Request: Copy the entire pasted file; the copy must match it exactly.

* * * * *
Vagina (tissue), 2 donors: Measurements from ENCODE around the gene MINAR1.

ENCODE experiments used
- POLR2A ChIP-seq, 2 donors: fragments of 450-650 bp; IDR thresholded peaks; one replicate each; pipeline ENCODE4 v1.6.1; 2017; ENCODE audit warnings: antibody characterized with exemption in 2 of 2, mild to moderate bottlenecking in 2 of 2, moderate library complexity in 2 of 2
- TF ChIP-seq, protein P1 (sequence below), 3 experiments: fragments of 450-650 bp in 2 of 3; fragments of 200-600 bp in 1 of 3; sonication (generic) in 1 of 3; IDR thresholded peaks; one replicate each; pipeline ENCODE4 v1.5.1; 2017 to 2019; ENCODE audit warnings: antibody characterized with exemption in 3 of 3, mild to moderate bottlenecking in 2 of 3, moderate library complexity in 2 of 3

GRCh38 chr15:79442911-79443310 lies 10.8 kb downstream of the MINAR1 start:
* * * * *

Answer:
Vagina (tissue), 2 donors: Measurements from ENCODE around the gene MINAR1.

ENCODE experiments used
- POLR2A ChIP-seq, 2 donors: fragments of 450-650 bp; IDR thresholded peaks; one replicate each; pipeline ENCODE4 v1.6.1; 2017; ENCODE audit warnings: antibody characterized with exemption in 2 of 2, mild to moderate bottlenecking in 2 of 2, moderate library complexity in 2 of 2
- TF ChIP-seq, protein P1 (sequence below), 3 experiments: fragments of 450-650 bp in 2 of 3; fragments of 200-600 bp in 1 of 3; sonication (generic) in 1 of 3; IDR thresholded peaks; one replicate each; pipeline ENCODE4 v1.5.1; 2017 to 2019; ENCODE audit warnings: antibody characterized with exemption in 3 of 3, mild to moderate bottlenecking in 2 of 3, moderate library complexity in 2 of 3

GRCh38 chr15:79442911-79443310 lies 10.8 kb downstream of the MINAR1 start: